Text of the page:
Apparently last night was quite the Thirsty Thursday event for some of the student body. This morning, I'm on twitter and reading my regular list of interesting school-related accounts. You know, the ones where students' gossip about each other, degrade the profs, and talk about how drunk they were/are/will be. Via a hashtag related to one of these accounts, I see one of my current students proudly announce that they are, "still drunk from last night" and "skipping my morning class" only an hour before our class starts. Yet, for some reason they attend my afternoon class - I guess they sobered up a bit?
Said student didn't fall out of their chair or do anything inappropriate. I'm about 85% sure they were indeed still drunk, but I couldn't smell booze on them or anything. Apart from a appearing inebriated, they were a generally model student through lecture. I took the cowards way out and just went about my business, class ended, and the student skipped off and (I assume) returned to prepping for the big game tonight.
I'm TT (not tenured), I'm not 100% positive the student was drunk (maybe I just imagined it due to their tweet), and the student didn't misbehave in any way. This hasn't happened before with this student, and once upon a time I was also 20 and did stupid shit during homecoming week.
Still, I'm wondering: Should I have handled things differently?
Let it go. If there's no vomit, there's no evidence.ReplyDelete
My sentiments exactly. Intervening might get you puked upon, so I'd stand clear.Delete
Besides, in loco parentis was abandoned 50 years ago. My college is now having its official tailgate party this weekend. It's hard to resist the temptation to ask whether we'll be partying until we all puke, since that's what happens at tailgate parties, isn't it?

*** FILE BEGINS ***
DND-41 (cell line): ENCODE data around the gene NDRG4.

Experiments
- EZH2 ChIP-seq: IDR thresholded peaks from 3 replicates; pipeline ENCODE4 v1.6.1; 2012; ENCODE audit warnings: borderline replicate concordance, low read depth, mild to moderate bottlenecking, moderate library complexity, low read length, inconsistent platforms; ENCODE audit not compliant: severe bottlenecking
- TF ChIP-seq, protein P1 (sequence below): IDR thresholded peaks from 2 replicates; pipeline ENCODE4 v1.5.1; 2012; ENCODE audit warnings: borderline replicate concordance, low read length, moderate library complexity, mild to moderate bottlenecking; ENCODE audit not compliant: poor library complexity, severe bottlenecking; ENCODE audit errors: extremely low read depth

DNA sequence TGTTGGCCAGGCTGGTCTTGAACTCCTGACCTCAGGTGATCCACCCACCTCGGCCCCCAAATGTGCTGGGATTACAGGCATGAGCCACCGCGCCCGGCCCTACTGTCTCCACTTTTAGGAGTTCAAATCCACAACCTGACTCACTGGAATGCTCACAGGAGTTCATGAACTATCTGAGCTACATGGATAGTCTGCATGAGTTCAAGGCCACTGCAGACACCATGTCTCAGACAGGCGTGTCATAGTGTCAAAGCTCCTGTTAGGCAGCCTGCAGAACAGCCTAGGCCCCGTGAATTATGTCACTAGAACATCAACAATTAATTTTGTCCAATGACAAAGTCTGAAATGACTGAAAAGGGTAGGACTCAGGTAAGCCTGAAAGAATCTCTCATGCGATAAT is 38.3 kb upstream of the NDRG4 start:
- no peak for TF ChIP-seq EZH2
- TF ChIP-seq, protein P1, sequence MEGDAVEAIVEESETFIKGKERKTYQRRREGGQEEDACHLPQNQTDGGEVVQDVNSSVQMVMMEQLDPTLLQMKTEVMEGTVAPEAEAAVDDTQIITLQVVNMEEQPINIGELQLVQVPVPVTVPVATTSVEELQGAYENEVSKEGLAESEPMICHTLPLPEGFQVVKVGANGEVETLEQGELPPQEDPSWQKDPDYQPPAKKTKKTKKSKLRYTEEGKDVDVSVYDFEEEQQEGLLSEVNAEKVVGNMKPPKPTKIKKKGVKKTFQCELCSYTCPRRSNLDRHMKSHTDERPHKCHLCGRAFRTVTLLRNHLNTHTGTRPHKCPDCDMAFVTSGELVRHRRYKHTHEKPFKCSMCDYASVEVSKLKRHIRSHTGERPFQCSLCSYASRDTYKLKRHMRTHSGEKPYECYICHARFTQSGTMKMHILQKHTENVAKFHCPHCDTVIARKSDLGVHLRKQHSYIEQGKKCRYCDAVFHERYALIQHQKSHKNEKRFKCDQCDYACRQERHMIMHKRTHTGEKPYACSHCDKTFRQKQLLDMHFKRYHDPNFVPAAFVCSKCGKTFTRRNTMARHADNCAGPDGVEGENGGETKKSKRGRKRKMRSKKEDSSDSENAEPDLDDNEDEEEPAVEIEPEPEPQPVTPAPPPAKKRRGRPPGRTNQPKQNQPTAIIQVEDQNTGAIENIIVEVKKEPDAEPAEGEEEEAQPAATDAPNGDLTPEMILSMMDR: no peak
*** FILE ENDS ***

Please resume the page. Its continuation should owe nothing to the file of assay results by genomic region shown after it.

P.S. Great going, Bison! After too a long struggle, you got yourself a tenure-track job! I hope this makes Christmas family reunions easier.Delete
Nah. If there's no inappropriate behaviour, you've got no reason to intervene.ReplyDelete
Also, don't fully discount the possibility that undergrads greatly overexaggerate how drunk they got last night, and how they're drunk the next day, in order to impress their peeps. It is sometimes also hard to distinguish between hungover and inebriated, as both can manifest as groggy heavy-lidded inattention in class.
... and I also speak from my own experiences as an undergrad. After one interesting St Paddy's Day, I went to my 9.30 am class, where about half the people there looked at me and exclaimed "what on earth are you doing here? how the hell are you standing upright?" to which I kinda shrugged and went about my business.Delete
I would go so far as to say that coming to class and behaving like an adult despite the tag-end of a bender is a good thing. True, planning ahead enough to not be still suffering the effects of last night's over-indulgence would be preferable, but meeting ones obligations despite a misjudgement of that kind is a grown-up thing to do.ReplyDelete
Granted, regularly coming to class still suffering from last night's party is a "heading down the road to full blown alcoholism or simple delinquency" kind of thing to do, but as a one-off it's just the kind of stupid thing that college kids get up to.
What do you wish you HAD done? If the person was functioning and you wouldn't have been able to tell that s/he was drunk if you hadn't read their tweet, no need to say anything. If you happen to notice this individual showing up drunk regularly, then there might be cause to at least say, "Hey, I've noticed..." but I'd leave it alone.ReplyDelete
I'm not getting my reply button to function properly. Many thanks Froderick!ReplyDelete
I'd initially wondered about sending an email the next day, reminding the student that things said on Twitter may be seen by faculty. And that we all make choices, but some choices are better made on a Friday night as opposed to a Thursday night. But I agree with everyone here, I think it was the right choice to let it go.
I can't get replies to work, either. It keeps saying there's more than one attempt being made?ReplyDelete
What I was trying to reply was that if I worked at a State University, I'd ignore it. Here at my Christian SLAC, where students have signed an agreement to abide by the no alcohol policy (at the risk of being suspended), I may caution the student to be careful what they post in a public forum.
An evil thought just occurred to me. At the end of the lecture, before they leave, write the hashtag and phrase on the board, without comment. Then, once they've seen it, pack up, erase the board, and go merrily on your way.ReplyDelete
But then, I have tenure.